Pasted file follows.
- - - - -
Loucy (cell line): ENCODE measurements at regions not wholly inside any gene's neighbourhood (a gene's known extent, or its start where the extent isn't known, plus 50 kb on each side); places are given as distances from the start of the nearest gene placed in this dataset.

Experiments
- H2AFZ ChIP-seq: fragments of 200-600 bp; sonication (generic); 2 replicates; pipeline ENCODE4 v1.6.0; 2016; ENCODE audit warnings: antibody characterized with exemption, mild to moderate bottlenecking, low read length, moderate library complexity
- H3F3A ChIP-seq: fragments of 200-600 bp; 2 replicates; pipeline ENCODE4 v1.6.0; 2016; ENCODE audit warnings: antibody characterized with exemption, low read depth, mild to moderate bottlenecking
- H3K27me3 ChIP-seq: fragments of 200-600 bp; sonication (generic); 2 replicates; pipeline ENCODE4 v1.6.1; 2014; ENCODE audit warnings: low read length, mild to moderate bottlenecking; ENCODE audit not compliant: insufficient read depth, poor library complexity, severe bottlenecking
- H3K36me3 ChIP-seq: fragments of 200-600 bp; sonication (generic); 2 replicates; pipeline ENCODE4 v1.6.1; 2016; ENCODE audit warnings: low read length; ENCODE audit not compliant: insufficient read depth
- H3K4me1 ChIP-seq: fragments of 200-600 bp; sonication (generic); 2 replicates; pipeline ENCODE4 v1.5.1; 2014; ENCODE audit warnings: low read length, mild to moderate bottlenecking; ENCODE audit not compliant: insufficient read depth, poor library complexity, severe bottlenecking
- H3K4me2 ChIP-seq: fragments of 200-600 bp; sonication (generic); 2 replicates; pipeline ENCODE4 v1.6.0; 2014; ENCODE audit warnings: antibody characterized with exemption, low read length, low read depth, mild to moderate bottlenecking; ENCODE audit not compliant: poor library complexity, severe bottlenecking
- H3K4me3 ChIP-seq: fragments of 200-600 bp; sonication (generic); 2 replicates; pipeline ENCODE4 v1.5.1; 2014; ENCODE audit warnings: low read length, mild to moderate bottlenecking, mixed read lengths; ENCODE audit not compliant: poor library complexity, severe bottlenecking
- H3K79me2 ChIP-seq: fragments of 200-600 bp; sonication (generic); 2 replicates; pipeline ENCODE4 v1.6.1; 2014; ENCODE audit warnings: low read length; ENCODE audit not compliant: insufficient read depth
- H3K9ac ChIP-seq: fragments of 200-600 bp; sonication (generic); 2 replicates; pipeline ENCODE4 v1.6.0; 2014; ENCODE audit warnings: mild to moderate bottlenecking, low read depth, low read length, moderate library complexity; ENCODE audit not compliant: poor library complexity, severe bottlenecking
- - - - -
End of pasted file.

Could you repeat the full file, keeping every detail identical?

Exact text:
Loucy (cell line): ENCODE measurements at regions not wholly inside any gene's neighbourhood (a gene's known extent, or its start where the extent isn't known, plus 50 kb on each side); places are given as distances from the start of the nearest gene placed in this dataset.

Experiments
- H2AFZ ChIP-seq: fragments of 200-600 bp; sonication (generic); 2 replicates; pipeline ENCODE4 v1.6.0; 2016; ENCODE audit warnings: antibody characterized with exemption, mild to moderate bottlenecking, low read length, moderate library complexity
- H3F3A ChIP-seq: fragments of 200-600 bp; 2 replicates; pipeline ENCODE4 v1.6.0; 2016; ENCODE audit warnings: antibody characterized with exemption, low read depth, mild to moderate bottlenecking
- H3K27me3 ChIP-seq: fragments of 200-600 bp; sonication (generic); 2 replicates; pipeline ENCODE4 v1.6.1; 2014; ENCODE audit warnings: low read length, mild to moderate bottlenecking; ENCODE audit not compliant: insufficient read depth, poor library complexity, severe bottlenecking
- H3K36me3 ChIP-seq: fragments of 200-600 bp; sonication (generic); 2 replicates; pipeline ENCODE4 v1.6.1; 2016; ENCODE audit warnings: low read length; ENCODE audit not compliant: insufficient read depth
- H3K4me1 ChIP-seq: fragments of 200-600 bp; sonication (generic); 2 replicates; pipeline ENCODE4 v1.5.1; 2014; ENCODE audit warnings: low read length, mild to moderate bottlenecking; ENCODE audit not compliant: insufficient read depth, poor library complexity, severe bottlenecking
- H3K4me2 ChIP-seq: fragments of 200-600 bp; sonication (generic); 2 replicates; pipeline ENCODE4 v1.6.0; 2014; ENCODE audit warnings: antibody characterized with exemption, low read length, low read depth, mild to moderate bottlenecking; ENCODE audit not compliant: poor library complexity, severe bottlenecking
- H3K4me3 ChIP-seq: fragments of 200-600 bp; sonication (generic); 2 replicates; pipeline ENCODE4 v1.5.1; 2014; ENCODE audit warnings: low read length, mild to moderate bottlenecking, mixed read lengths; ENCODE audit not compliant: poor library complexity, severe bottlenecking
- H3K79me2 ChIP-seq: fragments of 200-600 bp; sonication (generic); 2 replicates; pipeline ENCODE4 v1.6.1; 2014; ENCODE audit warnings: low read length; ENCODE audit not compliant: insufficient read depth
- H3K9ac ChIP-seq: fragments of 200-600 bp; sonication (generic); 2 replicates; pipeline ENCODE4 v1.6.0; 2014; ENCODE audit warnings: mild to moderate bottlenecking, low read depth, low read length, moderate library complexity; ENCODE audit not compliant: poor library complexity, severe bottlenecking